NHL players to Europe means bad news for Lockout
Another year, another NHL lockout. It seems like only yesterday that the 2004-05 NHL lockout was taking place and hockey fans all over North America were hungry for their beloved sport.
The lockout basically comes as a result of the expiration of the collective bargaining agreement (CBA) tentatively reached at the end of the previous lockout and before the players and owners could come to an agreement before the deadline.
This one is also not much different from the lockout of yesteryear in the sense that many players, all-stars and the like, have hightailed it to play in European leagues at the first sign of a lockout.
Now this doesn’t mean that these players are signing permanent contracts over there, they’re merely signing something temporary while the league and owners attempt to reach a deal.
But is this really the best course of action?
With many fans outraged at the idea of a third lockout in the last 19 years and trying to figure out who exactly is at fault for this, having players up and leave really doesn’t show their determination to fix this ordeal.
This is exactly why most fans should not be so quick to point and blame the owners for this lockout because the players are the ones who were saying they wanted a commitment from the NHLPA.
Sure, the owners are a big part of the lockout, but having them discuss it amongst themselves and whoever stayed back while they continue elsewhere is entirely unfair.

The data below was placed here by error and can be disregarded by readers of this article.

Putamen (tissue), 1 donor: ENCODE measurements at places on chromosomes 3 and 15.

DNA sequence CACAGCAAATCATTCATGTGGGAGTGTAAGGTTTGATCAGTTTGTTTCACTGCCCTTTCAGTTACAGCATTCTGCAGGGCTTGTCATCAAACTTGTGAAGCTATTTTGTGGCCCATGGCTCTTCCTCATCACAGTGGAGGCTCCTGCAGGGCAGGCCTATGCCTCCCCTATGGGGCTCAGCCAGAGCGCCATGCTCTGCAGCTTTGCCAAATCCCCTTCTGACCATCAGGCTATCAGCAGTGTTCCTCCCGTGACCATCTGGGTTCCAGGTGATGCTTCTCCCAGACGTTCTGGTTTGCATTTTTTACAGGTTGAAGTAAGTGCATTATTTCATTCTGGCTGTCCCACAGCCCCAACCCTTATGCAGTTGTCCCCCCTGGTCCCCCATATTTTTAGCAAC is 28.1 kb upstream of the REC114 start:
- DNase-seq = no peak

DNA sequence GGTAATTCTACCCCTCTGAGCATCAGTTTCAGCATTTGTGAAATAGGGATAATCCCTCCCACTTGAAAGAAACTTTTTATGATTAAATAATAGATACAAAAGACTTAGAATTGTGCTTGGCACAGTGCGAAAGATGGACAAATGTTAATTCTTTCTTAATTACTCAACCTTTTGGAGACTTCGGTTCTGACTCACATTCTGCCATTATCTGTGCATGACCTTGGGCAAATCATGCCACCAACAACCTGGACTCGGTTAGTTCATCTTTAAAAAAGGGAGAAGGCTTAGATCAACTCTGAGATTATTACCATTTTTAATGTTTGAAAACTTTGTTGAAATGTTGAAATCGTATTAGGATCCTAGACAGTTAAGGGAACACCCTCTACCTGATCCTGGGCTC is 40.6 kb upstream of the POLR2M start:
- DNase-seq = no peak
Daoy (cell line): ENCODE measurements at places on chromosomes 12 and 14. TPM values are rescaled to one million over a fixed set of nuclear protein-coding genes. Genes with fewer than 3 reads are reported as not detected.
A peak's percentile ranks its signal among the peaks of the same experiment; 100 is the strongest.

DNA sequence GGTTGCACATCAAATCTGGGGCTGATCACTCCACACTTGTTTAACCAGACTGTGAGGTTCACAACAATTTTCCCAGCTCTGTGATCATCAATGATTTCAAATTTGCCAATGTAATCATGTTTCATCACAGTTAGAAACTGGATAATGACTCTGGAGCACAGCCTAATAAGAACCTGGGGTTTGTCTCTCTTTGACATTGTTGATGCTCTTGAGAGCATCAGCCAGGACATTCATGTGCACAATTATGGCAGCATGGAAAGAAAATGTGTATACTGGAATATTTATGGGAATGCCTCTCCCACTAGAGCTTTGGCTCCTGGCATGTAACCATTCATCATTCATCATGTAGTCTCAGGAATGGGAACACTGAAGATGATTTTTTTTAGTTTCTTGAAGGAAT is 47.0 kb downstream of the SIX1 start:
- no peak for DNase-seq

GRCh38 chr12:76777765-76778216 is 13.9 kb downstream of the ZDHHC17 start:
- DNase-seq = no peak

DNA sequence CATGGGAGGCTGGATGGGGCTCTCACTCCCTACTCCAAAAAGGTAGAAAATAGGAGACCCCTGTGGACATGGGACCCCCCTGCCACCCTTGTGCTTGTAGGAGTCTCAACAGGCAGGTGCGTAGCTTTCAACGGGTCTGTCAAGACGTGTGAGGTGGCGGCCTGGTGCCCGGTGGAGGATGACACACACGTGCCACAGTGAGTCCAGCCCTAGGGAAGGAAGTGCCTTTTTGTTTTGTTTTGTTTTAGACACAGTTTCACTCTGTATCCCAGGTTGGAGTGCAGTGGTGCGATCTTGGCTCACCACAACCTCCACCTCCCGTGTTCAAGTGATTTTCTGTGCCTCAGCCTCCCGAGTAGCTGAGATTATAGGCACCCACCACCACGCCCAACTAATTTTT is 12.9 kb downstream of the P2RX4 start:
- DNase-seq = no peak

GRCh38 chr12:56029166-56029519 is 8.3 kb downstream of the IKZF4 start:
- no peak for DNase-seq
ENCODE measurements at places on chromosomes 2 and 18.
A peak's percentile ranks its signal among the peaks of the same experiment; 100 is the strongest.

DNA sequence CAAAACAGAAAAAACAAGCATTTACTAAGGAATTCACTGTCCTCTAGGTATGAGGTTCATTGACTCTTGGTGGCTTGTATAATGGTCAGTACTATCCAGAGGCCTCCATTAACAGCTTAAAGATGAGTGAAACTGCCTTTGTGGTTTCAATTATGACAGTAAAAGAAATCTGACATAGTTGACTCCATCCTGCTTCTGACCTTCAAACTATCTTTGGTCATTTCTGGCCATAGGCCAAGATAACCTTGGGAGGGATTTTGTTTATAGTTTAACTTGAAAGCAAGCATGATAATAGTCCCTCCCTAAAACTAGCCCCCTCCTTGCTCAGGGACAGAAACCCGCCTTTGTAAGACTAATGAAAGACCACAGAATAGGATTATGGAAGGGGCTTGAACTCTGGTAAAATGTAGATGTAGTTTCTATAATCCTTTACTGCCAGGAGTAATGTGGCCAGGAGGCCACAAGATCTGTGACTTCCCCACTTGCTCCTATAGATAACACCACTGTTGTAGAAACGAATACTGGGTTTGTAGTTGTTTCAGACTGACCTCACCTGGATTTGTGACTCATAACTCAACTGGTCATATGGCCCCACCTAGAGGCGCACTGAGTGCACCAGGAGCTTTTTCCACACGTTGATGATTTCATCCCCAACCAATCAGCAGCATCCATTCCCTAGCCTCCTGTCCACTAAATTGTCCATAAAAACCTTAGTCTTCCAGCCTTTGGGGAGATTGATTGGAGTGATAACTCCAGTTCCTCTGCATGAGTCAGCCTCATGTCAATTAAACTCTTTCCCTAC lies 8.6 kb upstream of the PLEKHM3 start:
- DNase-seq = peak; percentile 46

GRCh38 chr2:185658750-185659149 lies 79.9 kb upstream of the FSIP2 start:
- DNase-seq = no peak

Understandably, most are probably merely going as a result of frustration for not playing, trying to stay in shape or just for the money, but when the league is at risk of missing an entire season, leaving so easily makes it a lot tougher on the players who stayed behind.
And what’s worse is that both sides are trying to blame each other for stalling negotiations. So not showing any sort of loyalty to the cause really hurts their defence.
Many of the players who have run away overseas are European born, so the chance to play in their home countries or in front of families and friends is a positive side for them in this lockout period.
Although previously locked out players that left still came back, but how many more lockouts will it take before these players get fed up?
Why bother signing another contract when places like the KHL have shown they are willing to pay big money for top players to come to Europe?
Although at this point the season is pretty much a write-off with a dim light at the end of the tunnel, that’s not to say that all hope is lost. Talks are still underway between the players, owners and the NHLPA to work out a new agreement, but as far as I can see with players still slowly heading to Europe, the league isn’t taking this matter as seriously as it could.
When the fans are more dedicated to a cause than the athletes, you know that something’s wrong.
And you can’t put a price on dedication.